# How can I use enumerate to count backwards?

``````letters = ['a', 'b', 'c']
``````

Assume this is my list. Where `for i, letter in enumerate(letters)` would be:

``````0, a
1, b
2, c
``````

How can I instead make it enumerate backwards, as:

``````2, a
1, b
0, c
``````
• Try: `for i, letter in reversed(list(enumerate(reversed(letters))))` – Vivek Pabani May 17 '18 at 1:30
• @davedwards Linked answer does not output exactly what OP wants. – Vivek Pabani May 17 '18 at 1:31
• @VivekPabani, true that! thanks Vivek ;-) – davedwards May 17 '18 at 1:31
• You could write your own function; `enumerate` is literally just 4 lines of code in python. Tweaking it a bit should do the job - docs.python.org/3/library/functions.html#enumerate – Gokul May 17 '18 at 4:20

Try this:

``````letters = ['a', 'b', 'c']
for i, letter in reversed(list(enumerate(reversed(letters)))):
print(i, letter)
``````

Output:

``````2 a
1 b
0 c
``````

Try this:

``````l = len(letters)
for i, letter in enumerate(letters):
print(l-i, letters)
``````

This is a great solution and works perfectly:

``````items = ['a', 'b', 'c', 'd', 'e', 'f', 'g']
for idx, item in enumerate(items, start=-len(items)):
print(f"reverse index for {item}: {abs(idx)}")
``````

Here is the OUTPUT of the above snippet:

``````reverse index for a: 7
reverse index for b: 6
reverse index for c: 5
reverse index for d: 4
reverse index for e: 3
reverse index for f: 2
reverse index for g: 1
``````

Here is what happening in above snippet:

• `enumerate`'s `start` arg is given a negative value.
• `enumerate` always takes a step forward.
• Finally we use `abs` on `idx` to find absolute value, which is always positive.

I would try to make a reverse list first then you may use `enumerate()`

``````letters = ['a', 'b', 'c']
letters.reverse()
for i, letter in enumerate(letters)
``````

tl;dr: size - index - 1

I'll assume the question you are asking is whether or not you can have the index be reversed while the item is the same, for example, the a has the ordering number of 2 when it actually has an index of 0.

To calculate this, consider that each element in your array or list wants to have the index of the item with the same "distance" (index wise) from the end of the collection. Calculating this gives you size - index.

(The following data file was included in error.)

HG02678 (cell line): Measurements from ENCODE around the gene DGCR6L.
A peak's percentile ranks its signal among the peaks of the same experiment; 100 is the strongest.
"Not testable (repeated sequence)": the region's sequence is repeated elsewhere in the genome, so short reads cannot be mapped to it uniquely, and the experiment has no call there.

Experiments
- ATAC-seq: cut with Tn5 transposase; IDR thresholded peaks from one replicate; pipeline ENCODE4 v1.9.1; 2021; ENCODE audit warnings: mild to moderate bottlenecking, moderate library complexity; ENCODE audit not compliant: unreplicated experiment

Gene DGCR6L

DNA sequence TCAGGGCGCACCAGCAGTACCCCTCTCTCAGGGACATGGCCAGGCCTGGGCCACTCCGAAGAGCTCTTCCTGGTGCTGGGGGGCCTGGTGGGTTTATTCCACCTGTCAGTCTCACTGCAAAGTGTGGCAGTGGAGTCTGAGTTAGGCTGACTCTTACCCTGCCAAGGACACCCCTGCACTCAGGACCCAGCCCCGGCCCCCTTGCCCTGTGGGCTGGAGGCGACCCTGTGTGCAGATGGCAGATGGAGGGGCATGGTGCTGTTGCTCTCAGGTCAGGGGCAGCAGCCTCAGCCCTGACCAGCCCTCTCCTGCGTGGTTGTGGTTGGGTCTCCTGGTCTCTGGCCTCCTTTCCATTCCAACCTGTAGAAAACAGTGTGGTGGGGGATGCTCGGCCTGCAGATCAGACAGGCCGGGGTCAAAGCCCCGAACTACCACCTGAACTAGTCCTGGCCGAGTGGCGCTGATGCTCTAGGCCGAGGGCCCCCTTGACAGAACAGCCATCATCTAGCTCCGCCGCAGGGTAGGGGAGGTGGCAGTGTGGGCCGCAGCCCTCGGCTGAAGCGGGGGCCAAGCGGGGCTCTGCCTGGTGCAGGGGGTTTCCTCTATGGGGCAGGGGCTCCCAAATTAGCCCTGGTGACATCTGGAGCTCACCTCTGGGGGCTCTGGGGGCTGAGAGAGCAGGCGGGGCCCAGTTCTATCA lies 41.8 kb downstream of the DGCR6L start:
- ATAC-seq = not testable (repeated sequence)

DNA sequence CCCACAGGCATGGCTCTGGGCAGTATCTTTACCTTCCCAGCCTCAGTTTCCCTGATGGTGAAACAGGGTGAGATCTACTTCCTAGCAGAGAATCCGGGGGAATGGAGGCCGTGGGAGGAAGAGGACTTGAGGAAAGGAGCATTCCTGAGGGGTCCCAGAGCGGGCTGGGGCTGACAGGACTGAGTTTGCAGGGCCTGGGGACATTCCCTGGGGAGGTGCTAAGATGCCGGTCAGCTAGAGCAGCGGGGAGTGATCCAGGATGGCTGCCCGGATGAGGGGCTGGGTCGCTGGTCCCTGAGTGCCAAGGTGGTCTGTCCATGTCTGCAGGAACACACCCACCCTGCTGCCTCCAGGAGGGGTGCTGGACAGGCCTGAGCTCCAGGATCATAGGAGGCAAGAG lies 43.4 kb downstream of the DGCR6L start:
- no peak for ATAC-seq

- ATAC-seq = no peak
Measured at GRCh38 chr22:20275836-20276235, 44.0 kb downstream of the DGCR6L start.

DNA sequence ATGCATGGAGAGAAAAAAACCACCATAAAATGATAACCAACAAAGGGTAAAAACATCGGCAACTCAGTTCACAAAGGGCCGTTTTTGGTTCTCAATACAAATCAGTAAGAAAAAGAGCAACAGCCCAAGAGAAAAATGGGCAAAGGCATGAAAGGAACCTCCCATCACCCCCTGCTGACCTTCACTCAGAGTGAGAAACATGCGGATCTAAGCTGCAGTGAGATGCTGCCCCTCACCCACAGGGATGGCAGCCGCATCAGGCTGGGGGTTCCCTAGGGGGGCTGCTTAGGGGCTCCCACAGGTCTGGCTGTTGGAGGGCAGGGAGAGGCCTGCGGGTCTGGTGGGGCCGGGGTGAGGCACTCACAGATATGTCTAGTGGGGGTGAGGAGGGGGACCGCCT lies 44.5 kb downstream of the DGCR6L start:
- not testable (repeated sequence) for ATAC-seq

However, many programming languages start arrays with an index of 0. Due to this, we would need to subtract 1 in order to make the indices correspond properly. Consider our last element, with an index of size - 1. In our original equation, we would get size - (size - 1), which is equal to size - size + 1, which is equal to 1. Therefore, we need to subtract 1.

Final equation (for each element): size - index - 1

The zip function creates a list of element-wise pairs for two parameter lists.

``````list(zip([i for i in range(len(letters))][::-1], letters))
``````

We can define utility function (in Python3.3+)

``````from itertools import count

def enumerate_ext(iterable, start=0, step=1):
indices = count(start, step)
yield from zip(indices, iterable)
``````

and use it directly like

``````letters = ['a', 'b', 'c']
for index, letter in enumerate_ext(letters,
start=len(letters) - 1,
step=-1):
print(index, letter)
``````

or write helper

``````def reverse_enumerate(sequence):
yield from enumerate_ext(sequence,
start=len(sequence) - 1,
step=-1)
``````

and use it like

``````for index, letter in reverse_enumerate(letters):
print(index, letter)
``````
``````letters = ['a', 'b', 'c']

for i, letter in zip(range(len(letters)-1, -1, -1), letters):
print(i, letter)
``````

prints

``````2 a
1 b
0 c
``````

Taken from answer in a similar question: Traverse a list in reverse order in Python